Men and women in a particular age group have different temptations, opportunities and failings from those in another age group. The older men may have the tendency to be grumpy, bossy and self-centred. Paul urged them to show the character appropriate to their senior status which would make them worthy of respect. In particular, they should show soundness or maturity, especially in the areas of faith, love and endurance.
The weakness of older women, freed from the responsibilities of caring for their families, is to misuse their tongues, for example, to slander others. Instead of indulging in unwholesome activities, they should actively seek out younger women and mentor them to be good wives and mothers.
Young men are urged, above all, to have self-control. In these days of easy access to internet pornography and increasing promiscuity, young men need to develop self-discipline to be pure before marriage and to be faithful after. In particular, Titus being a young man himself, is to set the young men an example in everything ( v 6b).
The last group addressed, the slaves, are the most marginalised group. They have no rights. They can be forced to serve, but Paul urges them to serve willingly from the heart. In this way teaching about God their Saviour may be attractive to their masters. For the same reason, whether we are young or old, slave or free, we must make sure that nothing prevents us from living upright lives that will impact others for eternity.
May the people around us see the soundness of our lives as well as our beliefs.
Christians in the World
Read Titus 3:1-15
Remind the people … Titus 3:1
Remind. This is one of Paul’s favourite methods of encouragement. In Philippians 3:1 we read, ‘ It is no trouble for me to write the same things to you again, and it is a safeguard for you.’ Most of the time we already know what we ought to do. What we need are constant reminders.
The Cretans had been under Roman rule since 67 BC and had continuously tried to throw off the Roman yoke. It was not easy for them to submit and to pray for their rulers and authorities. Many Asian Christians find it equally difficult to submit to their totalitarian and unjust governments. A radical change in mindset and attitude is required. True repentance is costly.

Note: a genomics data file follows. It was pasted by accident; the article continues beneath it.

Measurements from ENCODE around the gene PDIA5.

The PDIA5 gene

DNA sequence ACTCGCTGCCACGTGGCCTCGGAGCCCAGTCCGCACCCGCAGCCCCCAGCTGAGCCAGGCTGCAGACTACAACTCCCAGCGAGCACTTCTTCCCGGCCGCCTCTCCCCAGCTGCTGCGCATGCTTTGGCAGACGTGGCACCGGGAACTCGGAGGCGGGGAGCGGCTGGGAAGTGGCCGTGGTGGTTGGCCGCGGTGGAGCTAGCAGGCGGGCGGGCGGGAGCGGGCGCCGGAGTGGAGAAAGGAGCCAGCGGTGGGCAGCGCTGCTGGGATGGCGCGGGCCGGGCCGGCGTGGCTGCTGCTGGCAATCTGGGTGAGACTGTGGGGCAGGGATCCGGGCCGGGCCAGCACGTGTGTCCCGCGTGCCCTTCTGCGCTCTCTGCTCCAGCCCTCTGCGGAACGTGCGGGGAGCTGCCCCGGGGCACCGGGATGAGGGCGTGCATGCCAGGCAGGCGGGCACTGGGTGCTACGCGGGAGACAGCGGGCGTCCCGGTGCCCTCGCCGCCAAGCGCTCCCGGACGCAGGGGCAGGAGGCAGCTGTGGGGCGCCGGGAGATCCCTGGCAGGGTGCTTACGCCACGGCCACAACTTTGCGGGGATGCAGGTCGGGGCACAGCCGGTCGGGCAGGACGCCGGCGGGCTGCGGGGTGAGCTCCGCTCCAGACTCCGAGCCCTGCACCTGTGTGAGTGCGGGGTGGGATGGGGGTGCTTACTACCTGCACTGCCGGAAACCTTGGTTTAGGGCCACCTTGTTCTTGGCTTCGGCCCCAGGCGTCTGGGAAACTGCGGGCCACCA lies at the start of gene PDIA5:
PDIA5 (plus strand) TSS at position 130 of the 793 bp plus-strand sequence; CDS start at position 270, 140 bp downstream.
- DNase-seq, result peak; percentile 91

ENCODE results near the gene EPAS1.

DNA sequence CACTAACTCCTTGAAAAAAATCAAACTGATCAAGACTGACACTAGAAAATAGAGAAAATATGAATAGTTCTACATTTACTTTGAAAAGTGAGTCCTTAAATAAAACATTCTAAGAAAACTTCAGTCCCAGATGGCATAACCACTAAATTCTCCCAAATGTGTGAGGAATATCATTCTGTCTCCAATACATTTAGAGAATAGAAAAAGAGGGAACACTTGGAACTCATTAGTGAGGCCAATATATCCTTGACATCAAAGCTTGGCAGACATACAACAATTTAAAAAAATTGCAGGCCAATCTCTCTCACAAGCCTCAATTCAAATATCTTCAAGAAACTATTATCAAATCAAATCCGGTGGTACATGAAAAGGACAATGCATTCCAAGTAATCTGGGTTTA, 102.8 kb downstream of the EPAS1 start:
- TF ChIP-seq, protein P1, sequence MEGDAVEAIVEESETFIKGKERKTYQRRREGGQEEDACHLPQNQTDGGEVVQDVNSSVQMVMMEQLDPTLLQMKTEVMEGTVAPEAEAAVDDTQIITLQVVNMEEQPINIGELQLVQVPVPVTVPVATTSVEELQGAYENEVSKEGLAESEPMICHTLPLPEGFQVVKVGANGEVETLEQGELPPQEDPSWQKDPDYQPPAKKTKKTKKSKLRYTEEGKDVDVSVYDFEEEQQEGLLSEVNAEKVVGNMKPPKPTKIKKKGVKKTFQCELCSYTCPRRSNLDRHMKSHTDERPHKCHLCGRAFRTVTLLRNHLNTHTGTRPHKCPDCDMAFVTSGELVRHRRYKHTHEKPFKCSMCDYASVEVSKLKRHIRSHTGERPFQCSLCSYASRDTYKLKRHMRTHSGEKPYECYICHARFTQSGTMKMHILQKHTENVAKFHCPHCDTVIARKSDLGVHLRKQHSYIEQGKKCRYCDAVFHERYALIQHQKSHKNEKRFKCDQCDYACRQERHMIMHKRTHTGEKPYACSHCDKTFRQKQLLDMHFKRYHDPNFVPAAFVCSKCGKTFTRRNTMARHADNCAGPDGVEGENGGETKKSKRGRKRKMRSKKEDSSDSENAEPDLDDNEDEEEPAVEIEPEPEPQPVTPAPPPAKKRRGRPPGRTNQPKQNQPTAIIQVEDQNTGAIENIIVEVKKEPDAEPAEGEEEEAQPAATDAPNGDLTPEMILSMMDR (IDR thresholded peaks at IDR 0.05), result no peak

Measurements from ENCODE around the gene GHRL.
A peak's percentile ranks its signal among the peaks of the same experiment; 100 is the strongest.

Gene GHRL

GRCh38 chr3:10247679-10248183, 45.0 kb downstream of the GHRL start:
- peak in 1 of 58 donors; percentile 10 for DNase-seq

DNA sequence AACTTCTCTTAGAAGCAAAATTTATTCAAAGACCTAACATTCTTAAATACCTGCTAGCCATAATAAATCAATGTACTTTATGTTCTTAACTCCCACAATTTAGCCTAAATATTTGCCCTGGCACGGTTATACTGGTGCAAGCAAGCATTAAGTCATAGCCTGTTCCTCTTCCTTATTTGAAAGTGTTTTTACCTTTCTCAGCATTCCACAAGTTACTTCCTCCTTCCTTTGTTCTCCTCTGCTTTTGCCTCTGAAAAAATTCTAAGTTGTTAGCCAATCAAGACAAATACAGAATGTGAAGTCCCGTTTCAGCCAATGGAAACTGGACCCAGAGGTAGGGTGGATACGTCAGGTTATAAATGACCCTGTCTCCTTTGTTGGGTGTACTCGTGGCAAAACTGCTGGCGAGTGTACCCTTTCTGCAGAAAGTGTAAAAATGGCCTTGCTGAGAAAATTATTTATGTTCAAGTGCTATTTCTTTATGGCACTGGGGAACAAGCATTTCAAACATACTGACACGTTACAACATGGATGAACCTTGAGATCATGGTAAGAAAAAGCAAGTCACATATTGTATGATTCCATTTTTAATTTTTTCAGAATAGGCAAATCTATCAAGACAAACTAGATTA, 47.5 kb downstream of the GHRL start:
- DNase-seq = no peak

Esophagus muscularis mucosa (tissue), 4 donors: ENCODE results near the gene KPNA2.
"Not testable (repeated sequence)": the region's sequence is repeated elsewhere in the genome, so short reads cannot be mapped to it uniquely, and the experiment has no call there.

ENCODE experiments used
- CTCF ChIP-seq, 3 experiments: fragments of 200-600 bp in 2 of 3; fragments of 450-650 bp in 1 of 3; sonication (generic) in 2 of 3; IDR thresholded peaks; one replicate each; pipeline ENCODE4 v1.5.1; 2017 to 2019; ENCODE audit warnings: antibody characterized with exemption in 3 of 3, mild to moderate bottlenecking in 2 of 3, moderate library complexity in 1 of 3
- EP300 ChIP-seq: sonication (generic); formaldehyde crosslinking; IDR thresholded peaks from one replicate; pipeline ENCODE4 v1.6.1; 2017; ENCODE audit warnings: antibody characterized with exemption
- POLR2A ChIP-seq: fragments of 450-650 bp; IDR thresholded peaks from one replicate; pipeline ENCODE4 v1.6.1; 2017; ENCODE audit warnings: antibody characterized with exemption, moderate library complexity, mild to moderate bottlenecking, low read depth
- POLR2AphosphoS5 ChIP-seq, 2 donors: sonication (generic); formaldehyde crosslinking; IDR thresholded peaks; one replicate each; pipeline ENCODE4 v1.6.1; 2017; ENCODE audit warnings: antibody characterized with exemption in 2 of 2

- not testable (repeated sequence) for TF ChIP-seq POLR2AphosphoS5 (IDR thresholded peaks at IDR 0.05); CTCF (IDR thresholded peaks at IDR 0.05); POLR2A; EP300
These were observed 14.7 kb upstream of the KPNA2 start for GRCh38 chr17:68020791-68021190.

However, as Christians, we do not give the state unconditional allegiance. If our duty to God clashes with our duty to the state, then our loyalty to God must come first. Nonetheless, the state’s authority has been delegated by God (Rom 13) and it is thus, the Christians’ duty to submit to the state.
Paul further addressed the way Christians ought to relate to people in society at large. We are not to slander and not to be quarrelsome. We are to be considerate and show true humility.
The logic behind how we should conduct ourselves in the world is clear. As John Stott points out in his commentary: ‘Remind them to be conscientious and considerate citizens, because (Greek: gar) we were ourselves once anti-social, but He (God) saved and changed us.’ Our experience of God’s salvation, Paul reminded Titus, gave us the incentive and encouragement to commend others to be socially involved as well. This account of salvation is recounted in verses 4-7.
Finally, Paul concludes the letter with a list of things for Titus to do. Titus was to avoid profitless controversies and pointless theological arguments. He was to discipline difficult divisive people and if necessary, after giving appropriate warnings, to excommunicate them. Christians in general should be dedicated to good works. In the final analysis, unlike the Cretans depicted by Epimenides, the Cretan Christians are urged to live productive lives.
Are we leading productive lives for God? What changes do we need to make?